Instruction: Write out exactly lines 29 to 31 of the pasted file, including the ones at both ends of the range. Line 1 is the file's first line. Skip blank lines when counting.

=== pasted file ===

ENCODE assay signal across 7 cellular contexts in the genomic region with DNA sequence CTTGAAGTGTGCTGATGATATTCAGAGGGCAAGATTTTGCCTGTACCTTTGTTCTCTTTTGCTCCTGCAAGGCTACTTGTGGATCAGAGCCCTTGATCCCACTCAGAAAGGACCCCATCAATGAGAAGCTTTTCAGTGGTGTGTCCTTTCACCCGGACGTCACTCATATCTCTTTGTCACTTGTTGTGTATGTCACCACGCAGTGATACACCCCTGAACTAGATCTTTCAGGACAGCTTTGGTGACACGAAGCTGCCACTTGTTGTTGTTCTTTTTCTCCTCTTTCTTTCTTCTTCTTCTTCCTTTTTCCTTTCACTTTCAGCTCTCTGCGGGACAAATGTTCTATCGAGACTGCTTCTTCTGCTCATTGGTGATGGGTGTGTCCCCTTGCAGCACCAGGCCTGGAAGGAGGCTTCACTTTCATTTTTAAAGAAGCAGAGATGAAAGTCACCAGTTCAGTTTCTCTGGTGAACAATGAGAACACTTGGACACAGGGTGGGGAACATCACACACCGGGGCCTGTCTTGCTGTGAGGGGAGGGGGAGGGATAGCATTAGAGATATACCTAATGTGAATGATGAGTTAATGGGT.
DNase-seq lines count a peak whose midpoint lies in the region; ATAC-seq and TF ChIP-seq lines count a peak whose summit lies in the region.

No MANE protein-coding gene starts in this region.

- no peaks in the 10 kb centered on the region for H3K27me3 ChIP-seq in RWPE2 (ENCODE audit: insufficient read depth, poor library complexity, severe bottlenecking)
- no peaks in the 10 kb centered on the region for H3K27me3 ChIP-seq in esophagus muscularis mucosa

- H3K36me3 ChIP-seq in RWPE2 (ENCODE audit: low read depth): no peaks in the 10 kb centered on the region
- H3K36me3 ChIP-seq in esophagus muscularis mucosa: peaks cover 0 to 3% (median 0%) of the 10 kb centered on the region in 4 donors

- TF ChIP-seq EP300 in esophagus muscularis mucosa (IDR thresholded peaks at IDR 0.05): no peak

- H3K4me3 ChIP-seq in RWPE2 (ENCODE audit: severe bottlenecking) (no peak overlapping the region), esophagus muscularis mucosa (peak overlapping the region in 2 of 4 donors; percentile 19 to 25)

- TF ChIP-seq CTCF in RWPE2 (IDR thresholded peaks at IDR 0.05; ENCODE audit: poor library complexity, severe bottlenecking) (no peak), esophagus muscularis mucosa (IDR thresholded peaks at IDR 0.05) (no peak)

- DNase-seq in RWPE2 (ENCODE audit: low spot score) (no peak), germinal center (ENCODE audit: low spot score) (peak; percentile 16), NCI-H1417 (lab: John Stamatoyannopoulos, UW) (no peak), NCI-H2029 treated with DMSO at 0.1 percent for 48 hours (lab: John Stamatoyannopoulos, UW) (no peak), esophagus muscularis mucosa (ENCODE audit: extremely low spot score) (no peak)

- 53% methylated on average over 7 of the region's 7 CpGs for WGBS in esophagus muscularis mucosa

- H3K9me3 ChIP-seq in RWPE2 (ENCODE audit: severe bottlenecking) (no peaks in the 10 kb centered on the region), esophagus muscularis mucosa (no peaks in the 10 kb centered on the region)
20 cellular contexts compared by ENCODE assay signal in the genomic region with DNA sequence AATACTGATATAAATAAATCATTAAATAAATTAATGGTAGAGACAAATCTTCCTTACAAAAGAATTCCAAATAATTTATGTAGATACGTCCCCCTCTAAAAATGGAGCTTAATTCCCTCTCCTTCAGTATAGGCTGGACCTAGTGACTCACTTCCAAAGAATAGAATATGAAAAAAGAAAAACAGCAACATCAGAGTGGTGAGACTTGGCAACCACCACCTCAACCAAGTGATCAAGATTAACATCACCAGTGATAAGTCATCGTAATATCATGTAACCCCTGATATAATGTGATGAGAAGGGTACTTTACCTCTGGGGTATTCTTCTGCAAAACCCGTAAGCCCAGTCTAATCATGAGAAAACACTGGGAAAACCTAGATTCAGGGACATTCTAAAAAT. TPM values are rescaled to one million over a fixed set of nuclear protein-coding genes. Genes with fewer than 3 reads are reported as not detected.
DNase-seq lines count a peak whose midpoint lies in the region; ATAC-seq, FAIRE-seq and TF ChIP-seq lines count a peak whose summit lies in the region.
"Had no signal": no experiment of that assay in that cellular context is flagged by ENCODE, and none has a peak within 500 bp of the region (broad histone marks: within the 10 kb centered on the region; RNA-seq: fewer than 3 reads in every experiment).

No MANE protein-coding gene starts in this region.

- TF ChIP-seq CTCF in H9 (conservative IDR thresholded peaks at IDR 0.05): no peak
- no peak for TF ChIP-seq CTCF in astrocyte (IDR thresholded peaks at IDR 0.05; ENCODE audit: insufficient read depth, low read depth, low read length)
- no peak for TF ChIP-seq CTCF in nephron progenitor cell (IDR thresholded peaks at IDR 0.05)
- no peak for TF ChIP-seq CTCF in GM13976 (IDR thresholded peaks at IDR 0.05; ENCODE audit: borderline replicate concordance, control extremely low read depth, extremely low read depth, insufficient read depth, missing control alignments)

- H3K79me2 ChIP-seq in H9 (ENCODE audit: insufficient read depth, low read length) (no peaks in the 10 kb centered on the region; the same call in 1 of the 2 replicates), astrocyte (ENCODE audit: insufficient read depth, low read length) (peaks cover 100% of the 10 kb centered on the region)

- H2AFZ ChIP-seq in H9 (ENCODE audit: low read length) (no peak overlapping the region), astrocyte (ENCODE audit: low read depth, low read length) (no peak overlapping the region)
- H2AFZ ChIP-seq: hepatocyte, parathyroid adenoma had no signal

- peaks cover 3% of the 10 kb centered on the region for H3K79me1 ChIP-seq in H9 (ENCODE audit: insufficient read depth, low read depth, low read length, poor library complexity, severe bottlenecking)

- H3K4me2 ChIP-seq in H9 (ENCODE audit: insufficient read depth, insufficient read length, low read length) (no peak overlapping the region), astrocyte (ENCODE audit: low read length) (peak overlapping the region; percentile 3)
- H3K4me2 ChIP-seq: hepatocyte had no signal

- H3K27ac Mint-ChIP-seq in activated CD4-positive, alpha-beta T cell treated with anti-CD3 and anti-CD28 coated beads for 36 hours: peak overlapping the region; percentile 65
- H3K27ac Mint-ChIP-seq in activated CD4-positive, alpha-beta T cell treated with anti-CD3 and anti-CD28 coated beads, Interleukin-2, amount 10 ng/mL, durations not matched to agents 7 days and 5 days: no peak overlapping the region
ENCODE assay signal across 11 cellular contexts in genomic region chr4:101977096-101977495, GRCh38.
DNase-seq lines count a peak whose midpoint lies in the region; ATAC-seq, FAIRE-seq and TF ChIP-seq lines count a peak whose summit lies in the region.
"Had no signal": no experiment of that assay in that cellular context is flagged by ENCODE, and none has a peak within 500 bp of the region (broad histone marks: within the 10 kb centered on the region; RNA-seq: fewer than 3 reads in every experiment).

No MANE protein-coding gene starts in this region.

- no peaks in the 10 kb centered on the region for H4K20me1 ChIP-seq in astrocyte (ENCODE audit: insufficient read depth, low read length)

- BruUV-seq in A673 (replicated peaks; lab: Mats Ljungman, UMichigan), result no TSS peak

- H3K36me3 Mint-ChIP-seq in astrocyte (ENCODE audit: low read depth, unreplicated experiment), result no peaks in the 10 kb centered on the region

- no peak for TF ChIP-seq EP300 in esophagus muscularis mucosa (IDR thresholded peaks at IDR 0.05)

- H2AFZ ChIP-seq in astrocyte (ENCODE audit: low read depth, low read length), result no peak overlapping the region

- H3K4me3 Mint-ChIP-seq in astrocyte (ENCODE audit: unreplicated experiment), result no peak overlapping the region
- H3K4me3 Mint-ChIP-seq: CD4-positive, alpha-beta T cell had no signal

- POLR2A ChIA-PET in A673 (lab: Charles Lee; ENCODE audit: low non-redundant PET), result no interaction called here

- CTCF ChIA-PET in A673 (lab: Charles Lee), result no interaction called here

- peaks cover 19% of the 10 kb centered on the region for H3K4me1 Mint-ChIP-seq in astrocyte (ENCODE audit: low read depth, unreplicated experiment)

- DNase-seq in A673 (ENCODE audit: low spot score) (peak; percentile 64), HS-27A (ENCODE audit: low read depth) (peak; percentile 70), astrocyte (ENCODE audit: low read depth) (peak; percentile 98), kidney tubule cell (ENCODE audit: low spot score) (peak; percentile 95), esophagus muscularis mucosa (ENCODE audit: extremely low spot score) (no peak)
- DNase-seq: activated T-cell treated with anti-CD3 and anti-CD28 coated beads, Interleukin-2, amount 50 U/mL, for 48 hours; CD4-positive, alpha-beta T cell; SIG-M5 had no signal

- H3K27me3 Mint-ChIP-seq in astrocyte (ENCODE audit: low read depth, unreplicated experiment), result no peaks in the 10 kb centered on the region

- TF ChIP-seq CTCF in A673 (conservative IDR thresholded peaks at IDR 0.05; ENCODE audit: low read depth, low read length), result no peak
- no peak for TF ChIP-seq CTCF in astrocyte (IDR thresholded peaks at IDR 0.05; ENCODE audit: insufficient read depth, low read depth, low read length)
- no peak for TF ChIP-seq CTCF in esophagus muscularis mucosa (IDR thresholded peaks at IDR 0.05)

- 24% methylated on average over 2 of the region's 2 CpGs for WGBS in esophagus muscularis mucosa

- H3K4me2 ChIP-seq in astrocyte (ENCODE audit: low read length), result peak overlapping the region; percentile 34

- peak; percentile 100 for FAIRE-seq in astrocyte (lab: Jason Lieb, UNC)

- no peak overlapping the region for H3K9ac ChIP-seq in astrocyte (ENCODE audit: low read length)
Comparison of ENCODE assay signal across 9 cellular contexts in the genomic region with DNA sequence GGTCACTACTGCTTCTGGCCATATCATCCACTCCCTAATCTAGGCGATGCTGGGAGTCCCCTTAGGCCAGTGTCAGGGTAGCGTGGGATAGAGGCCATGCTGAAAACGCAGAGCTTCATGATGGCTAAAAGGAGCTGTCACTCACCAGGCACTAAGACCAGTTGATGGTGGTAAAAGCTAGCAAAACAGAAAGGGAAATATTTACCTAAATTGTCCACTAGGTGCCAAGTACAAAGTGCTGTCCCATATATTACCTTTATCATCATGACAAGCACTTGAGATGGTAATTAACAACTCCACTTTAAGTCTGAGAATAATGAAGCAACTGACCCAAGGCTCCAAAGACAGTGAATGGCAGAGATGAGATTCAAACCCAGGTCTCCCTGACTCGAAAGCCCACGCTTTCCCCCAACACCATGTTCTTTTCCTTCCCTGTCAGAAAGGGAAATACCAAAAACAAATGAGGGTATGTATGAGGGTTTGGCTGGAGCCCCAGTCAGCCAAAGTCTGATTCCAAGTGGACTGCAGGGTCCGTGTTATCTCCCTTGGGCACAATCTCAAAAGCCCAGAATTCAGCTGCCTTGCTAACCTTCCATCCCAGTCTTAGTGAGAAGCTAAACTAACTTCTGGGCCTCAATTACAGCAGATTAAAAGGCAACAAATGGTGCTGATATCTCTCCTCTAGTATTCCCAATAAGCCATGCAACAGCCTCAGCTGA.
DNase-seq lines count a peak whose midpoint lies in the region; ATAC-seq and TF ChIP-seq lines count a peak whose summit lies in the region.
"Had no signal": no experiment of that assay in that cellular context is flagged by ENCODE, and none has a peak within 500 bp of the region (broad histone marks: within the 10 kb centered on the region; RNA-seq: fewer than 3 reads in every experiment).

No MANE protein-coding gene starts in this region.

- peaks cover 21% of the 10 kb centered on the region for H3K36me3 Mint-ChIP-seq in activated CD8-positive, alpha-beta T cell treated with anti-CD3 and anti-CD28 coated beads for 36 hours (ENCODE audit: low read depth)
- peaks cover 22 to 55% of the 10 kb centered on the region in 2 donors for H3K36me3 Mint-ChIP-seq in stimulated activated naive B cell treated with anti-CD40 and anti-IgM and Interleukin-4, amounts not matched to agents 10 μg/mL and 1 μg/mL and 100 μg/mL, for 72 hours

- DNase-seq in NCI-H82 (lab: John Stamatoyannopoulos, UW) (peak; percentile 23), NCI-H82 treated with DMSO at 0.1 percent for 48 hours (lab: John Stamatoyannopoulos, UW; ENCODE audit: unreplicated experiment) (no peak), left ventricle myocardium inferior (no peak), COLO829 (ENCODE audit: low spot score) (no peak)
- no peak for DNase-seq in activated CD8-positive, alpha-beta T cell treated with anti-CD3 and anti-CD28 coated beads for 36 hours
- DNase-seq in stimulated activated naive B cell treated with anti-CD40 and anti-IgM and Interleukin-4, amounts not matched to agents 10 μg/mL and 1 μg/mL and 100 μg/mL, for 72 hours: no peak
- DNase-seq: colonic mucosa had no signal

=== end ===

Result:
- H3K27ac Mint-ChIP-seq in activated CD4-positive, alpha-beta T cell treated with anti-CD3 and anti-CD28 coated beads, Interleukin-2, amount 10 ng/mL, durations not matched to agents 7 days and 5 days: no peak overlapping the region
ENCODE assay signal across 11 cellular contexts in genomic region chr4:101977096-101977495, GRCh38.
DNase-seq lines count a peak whose midpoint lies in the region; ATAC-seq, FAIRE-seq and TF ChIP-seq lines count a peak whose summit lies in the region.